Tom Jenkinson may just have released his 15th album [by my counts!] as Squarepusher, but in 1997, while he was residing in his flat on Albion Road in Stoke Newington, he was “having dreams about the end of the world, alien invasions and catastrophic events almost every night. It was a strange time, quite literally nightmarish.” The experimentation with breaks, drill’n’bass, and computer sound fed right into an 8-bit influenced mayhem on some of the Big Loada pieces, which, although only at seven tracks in length, is a vast sonic wonder within a small vinyl package. One of the key tracks on the record is “Come on My Selector,” which was subsequently turned into a music video by director Chris Cunningham and even played on MTV [in Europe]. The 30-minute EP released by Warp in the UK is nicely complemented by its US cousin appearing on Nothing Records, with a rearranged track listing and additional five tracks [borrowed from Port Rhombus and Vic Acid EPs], clocking to almost an hour in length. In 1998, Nothing included a track from Big Loada, titled “Tequila Fish” on its sampler compilation, Nothing Changes, alongside Autechre, Plaid, Plug, Meat Beat Manifesto, and The Bowling Green, and attached the CD in its colorful cardboard sleeve to one of the issues of XLR8R magazine! I loved that CD so much, that when my copy got scratched up from being played so much, I had to find another one on eBay [I still have both]. In 1998 this compilation alone had opened up a whole new world of electronic music for me and my endless love for Warp. Now, 23 years later, I’m still listening to and appreciating this music, and I’m sure that it will age well for another decade or two. Highly recommended listening for followers and fans of electronic music history.
Telefon Tel Aviv
Fahrenheit Fair Enough
I’ve listened to this record so many times I almost can’t believe that I’ve never covered it. On the other hand, it makes sense, since Fahrenheit Fair Enough was released by Hefty Records in September of 2001, only nine days after 9/11, and I didn’t start to write about music until I moved to Chicago [and where I’ve finally met TTA in person]. But that fall, I would leave my apartment in Hoboken, put on the lightly glitched-out melodies by Telefon Tel Aviv, and walk to the tug-boat that would ferry me over across the Hudson to downtown Manhattan, still wrapped up in stench and in smog that is still in my mind, implanted forever. This was indeed my headphone commute even than, as it remains nearly twenty years later. I know every tune here by heart, every slightly re-triggered chopped snare, every chord, every bass drop. “The music features delicate Rhodes and guitar instrumentation wrapped in a southern bounce shell, smothered in R&B, and cut up by digital rhythm programming. The tracks were meant to be ‘constantly, evolving sculptures.’ Fascinated by IDM, the pair sought to inject ‘some swagger into it, loosen it up a little but also make it hyper-romantic.’” I’ve never fallen in love with one album so much. There was something particularly pleasant about this melodic IDM. Of course, through the years, and the many events, not the least of which was the devastating passing of Charlie Cooper, leaving Joshua Eustis to move on alone, the music of Fahrenheit Fair Enough has changed in its themes, in its moods, and the memories which it carried too well. In December of 2016, on the 15th anniversary of the release, Ghostly International [finally!] repressed the album on a sky-colored vinyl. The digital release also included eight bonus tracks of archived material from ’99. An absolute timeless classic that continues to resonate through the years.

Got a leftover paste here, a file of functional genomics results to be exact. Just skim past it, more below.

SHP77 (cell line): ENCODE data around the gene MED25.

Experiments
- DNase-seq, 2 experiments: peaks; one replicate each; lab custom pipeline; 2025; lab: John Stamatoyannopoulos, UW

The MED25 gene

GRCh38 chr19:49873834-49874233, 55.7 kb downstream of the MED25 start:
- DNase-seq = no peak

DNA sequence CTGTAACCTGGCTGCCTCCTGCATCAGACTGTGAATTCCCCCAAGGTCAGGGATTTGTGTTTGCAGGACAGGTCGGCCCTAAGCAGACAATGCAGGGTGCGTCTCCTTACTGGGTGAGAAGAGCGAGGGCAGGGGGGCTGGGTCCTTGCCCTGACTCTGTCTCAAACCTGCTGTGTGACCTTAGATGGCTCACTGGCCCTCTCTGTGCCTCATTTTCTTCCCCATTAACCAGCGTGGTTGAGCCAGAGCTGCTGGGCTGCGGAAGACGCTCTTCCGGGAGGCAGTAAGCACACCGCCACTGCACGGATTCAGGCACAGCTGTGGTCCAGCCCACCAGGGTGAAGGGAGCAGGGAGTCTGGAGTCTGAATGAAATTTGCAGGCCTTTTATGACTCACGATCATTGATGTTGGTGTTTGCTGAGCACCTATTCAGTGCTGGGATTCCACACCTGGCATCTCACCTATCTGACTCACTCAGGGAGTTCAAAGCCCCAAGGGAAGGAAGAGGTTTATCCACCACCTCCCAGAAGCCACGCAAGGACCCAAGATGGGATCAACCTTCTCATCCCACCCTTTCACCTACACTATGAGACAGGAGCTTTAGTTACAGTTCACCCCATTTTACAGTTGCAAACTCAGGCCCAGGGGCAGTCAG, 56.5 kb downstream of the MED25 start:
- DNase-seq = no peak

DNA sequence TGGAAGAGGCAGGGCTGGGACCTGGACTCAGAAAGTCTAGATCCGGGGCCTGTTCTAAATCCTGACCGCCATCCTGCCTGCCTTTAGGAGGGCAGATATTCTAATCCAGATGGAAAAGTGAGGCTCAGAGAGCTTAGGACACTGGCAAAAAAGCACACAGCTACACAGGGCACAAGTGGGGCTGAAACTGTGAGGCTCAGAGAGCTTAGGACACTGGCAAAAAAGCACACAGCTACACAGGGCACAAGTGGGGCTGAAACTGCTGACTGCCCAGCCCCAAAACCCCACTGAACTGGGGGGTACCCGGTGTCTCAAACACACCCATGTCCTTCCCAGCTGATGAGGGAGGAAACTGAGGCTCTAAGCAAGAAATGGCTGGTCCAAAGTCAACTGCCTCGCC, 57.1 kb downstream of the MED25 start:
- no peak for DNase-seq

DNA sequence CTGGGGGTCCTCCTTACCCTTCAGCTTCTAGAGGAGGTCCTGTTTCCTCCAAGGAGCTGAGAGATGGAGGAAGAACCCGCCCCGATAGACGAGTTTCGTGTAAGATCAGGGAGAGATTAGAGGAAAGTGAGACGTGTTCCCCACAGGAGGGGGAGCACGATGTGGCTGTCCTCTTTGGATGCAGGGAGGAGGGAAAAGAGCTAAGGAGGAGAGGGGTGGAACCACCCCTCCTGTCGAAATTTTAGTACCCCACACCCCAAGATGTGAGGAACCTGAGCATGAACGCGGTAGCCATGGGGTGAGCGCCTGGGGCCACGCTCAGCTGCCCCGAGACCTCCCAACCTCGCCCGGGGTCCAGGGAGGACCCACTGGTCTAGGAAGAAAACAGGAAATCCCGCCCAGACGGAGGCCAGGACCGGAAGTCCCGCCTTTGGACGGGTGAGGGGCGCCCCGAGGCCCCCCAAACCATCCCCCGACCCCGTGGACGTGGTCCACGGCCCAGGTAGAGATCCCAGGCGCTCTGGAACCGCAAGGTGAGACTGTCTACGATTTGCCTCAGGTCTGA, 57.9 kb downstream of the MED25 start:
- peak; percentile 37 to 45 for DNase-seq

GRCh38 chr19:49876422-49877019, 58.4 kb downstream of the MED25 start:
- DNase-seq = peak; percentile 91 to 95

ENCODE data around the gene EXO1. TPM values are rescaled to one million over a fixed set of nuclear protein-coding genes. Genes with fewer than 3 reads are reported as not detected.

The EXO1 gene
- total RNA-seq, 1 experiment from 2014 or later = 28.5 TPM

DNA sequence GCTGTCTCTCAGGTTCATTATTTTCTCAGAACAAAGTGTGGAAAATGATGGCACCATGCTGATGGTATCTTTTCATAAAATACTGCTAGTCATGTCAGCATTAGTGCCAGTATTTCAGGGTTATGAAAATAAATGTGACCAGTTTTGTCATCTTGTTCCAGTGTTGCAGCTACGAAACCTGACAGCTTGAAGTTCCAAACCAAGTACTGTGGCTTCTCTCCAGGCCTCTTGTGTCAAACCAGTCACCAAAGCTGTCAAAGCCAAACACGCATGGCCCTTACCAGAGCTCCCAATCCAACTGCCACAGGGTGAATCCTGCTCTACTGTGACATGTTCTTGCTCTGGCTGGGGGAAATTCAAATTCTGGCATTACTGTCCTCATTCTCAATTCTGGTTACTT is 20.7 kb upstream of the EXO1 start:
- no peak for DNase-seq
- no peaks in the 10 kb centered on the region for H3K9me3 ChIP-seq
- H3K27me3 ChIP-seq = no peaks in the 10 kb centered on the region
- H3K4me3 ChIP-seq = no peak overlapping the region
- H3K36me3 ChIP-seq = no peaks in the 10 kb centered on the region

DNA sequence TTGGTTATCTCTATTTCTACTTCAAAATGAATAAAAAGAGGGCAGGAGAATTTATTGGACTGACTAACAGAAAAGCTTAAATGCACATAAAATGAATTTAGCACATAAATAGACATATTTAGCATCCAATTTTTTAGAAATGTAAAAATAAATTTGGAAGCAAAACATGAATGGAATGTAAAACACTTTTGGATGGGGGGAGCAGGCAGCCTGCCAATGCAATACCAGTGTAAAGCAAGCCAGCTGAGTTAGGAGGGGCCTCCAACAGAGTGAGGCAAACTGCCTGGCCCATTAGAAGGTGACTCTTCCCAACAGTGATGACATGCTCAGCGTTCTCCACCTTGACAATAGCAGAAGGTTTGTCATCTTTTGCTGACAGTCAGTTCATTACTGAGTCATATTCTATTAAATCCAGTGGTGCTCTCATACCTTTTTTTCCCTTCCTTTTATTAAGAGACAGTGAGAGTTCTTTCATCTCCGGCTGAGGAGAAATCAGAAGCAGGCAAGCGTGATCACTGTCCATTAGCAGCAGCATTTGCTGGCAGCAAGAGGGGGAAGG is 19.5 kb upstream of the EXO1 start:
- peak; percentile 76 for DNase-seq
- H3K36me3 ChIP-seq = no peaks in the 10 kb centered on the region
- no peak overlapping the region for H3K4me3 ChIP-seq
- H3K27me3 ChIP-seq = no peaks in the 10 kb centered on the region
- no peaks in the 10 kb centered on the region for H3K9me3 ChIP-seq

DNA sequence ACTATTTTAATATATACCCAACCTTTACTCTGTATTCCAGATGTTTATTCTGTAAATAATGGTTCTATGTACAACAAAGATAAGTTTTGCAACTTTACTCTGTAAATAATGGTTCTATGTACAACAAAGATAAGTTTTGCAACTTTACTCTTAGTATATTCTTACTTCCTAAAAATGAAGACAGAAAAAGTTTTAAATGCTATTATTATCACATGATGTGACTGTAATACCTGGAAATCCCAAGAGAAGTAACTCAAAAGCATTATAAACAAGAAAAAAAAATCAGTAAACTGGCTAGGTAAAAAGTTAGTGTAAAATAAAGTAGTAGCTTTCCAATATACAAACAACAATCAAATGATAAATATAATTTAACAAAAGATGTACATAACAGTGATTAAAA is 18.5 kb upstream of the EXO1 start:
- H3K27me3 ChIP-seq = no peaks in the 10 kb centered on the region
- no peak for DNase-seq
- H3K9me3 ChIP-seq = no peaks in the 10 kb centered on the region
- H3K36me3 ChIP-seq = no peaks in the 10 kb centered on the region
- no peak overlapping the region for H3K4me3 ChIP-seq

Originally recorded in Paris at La Maison de la Mutualité, and released in 1956 by Columbia, this 180g recording gets remastered and repressed on a limited edition of 1,000 copies for a 2016 Record Day exclusive by the French Erato label. The LP consists of Erik Satie‘s Trois Nocturnes, Trois Gymnopédies, Trois Gnossiennes, and many other short pieces from his repertoire, performed by Aldo Ciccolini on a Steinway, who is known as “a champion of Erik Satie.” In his lifetime, Ciccolini made more than a hundred recordings, including complete sonatas of Mozart and Beethoven, complete solo piano work of Debussy, and complete piano works of Satie (two separate times). So it’s safe to say that we’re in good hands on this album. Satie, of course, was one of the most influential composers and pianists of the late 19th and early 20th century in the Parisian avant-garde scene. And today’s modern classical composers (myself included) still revere in his approach to piano minimalism. Gymnopédies on their own are the three standout famous compositions, using deliberate dissonances against the harmony, weaving a melancholy, douloureux, and instantly recognizable themes. The three Gnossiennes are similarly beautiful, which may be familiar to you from their cover by Vanessa Wagner and Murcof. It’s fair to say that many of today’s contemporary artists (including electronic, experimental and ambient genres) are inspired by music composed by classical composers such as Frédéric Chopin, Maurice Ravel, Claude Debussy and of course Erik Satie. This particular record is a perfect introduction to his most celebrated compositions if by chance you are new to his works. “Our pieces are guaranteed free of fifths and octaves. Little instrument maker. The firm takes care of harmonic repairs. The firm’s composers use only old harmonies well-tried by long use. Conforming to today’s tastes.”